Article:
Sterilization Scandal Prompts HIV Concerns At Canadian Hospital
Posted by pozlife on August 2, 2007
by The Canadian Press
Posted: July 27, 2007 – 11:00 am ET
(Edmonton, Alberta) More firings appear to be in the works as the fallout continues from a hospital sterilization scandal that has rocked Alberta’s health-care system and forced 3,000 former patients to be tested for HIV and hepatitis.
Premier Ed Stelmach is hinting that senior officials in charge of the East Central Health Authority will be removed in the wake of a scathing report on poor sterilization across the region.
“Let’s put it this way, there are further changes (coming),” said the premier. “Stay tuned.”
A source close to Stelmach later confirmed that the premier supports an internal call for the firing of two senior executives once a new administrator takes control of the health region’s operations.
The government forced the 12-member hospital board to resign this week after the Quality Health Council released a report on poor equipment sterilization at St. Joseph’s General Hospital in Vegreville.
The 25-bed hospital had to be closed in March for weeks to all but emergency patients after reports that instruments were being recirculated with flecks of blood and dead tissue on them.
Alberta’s opposition parties say this suggests Alberta’s $12-billion-a-year health-care system is poorly managed.
NDP Leader Brian Mason said Stelmach must shoulder some of the blame for the “mess” that is now affecting thousands of Albertans.
“This is a legacy of neglect that has affected the health of Albertans and Premier Stelmach bears significant responsibility,” said Mason.
The auditor general pointed out three years ago that the committee that checks Alberta hospitals is unqualified, yet the premier has done nothing to change this, said Mason.
Stelmach bristled at questions about his leadership on this issue, including his decision to wait two weeks before holding his first public meeting on the issue in Vegreville, which is in his own riding.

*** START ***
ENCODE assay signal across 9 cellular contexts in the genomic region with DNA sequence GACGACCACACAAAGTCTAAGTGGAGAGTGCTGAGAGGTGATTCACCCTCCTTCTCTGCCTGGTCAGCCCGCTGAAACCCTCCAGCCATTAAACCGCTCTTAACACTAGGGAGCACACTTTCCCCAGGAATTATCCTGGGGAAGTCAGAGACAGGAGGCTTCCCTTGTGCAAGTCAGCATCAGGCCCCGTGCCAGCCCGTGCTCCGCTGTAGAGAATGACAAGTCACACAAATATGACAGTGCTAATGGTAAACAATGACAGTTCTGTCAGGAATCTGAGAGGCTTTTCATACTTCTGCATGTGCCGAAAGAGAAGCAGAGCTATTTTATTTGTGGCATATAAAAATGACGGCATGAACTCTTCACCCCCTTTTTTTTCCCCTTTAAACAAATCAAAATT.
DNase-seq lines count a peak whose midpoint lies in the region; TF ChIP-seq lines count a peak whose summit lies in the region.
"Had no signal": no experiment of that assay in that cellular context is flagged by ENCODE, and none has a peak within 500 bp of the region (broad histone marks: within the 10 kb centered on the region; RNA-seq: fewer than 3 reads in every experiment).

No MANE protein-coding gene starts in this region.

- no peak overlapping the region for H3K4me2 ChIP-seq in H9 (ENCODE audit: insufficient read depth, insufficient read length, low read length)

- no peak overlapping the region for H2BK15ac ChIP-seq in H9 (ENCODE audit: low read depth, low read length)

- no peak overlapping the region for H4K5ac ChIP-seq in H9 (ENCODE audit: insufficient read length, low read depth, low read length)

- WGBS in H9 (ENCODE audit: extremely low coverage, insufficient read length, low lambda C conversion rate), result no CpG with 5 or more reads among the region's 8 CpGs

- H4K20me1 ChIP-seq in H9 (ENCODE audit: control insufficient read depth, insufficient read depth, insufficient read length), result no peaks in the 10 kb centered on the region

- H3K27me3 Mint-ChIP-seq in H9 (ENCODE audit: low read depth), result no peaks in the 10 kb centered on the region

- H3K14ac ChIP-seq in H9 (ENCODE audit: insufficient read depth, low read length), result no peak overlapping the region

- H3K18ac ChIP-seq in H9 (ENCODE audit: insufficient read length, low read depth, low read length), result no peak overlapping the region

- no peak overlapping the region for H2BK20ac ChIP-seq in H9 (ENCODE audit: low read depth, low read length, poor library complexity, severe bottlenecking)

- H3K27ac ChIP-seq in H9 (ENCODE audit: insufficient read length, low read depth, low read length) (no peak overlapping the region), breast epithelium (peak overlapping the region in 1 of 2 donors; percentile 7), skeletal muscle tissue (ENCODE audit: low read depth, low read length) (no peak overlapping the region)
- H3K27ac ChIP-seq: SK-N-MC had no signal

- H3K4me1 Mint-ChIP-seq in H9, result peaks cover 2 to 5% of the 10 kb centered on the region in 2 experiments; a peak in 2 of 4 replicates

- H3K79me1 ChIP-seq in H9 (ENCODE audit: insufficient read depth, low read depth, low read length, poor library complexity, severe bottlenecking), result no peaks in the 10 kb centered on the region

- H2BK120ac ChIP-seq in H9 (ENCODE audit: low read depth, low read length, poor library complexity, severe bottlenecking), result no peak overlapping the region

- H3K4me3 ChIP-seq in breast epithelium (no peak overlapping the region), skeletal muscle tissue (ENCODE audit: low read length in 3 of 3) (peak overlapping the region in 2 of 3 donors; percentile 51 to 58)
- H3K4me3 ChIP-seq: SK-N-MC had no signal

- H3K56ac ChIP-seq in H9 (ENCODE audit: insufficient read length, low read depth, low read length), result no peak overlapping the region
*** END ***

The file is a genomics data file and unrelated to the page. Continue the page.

“It had nothing to do with me. I’m not the expert,” he said. “So if I walk into the hospital, I can’t tell you if the proper procedures are being following in the surgical suites.”
Stelmach said he’s also asked the health minister “to do a thorough review of sterilizing procedures and sterilization rooms across the province.”
A government official confirmed Thursday that 60 per cent of the 3,000 former patients who were exposed to improperly sterilized equipment have now been tested for HIV, hepatitis and other diseases. No positive test results have been reported.
Stelmach said with the changes announced by the province, which includes new provincial standards for infection control, “this situation is now behind us.”
But Liberal health critic Laurie Blakeman said it’s ironic that the same Tory politicians who provided all of the elements that led to this sterilization crisis now want people to believe they’re in the best position to fix the problem.
“Alberta is fabulously wealthy, we should have the best health-care system of anybody across the country,” said Blakeman. “I’m really disappointed that this government cannot provide that for Albertans.”
The premier also confirmed Thursday that the government is reviewing a master agreement for Alberta’s so-called faith-based hospitals.
The controversial deal more than a decade ago kept boards in place at hospitals with religious ties at a time when other hospital boards were being dismantled as the province created health regions with new boards that would run all health facilities in the region.
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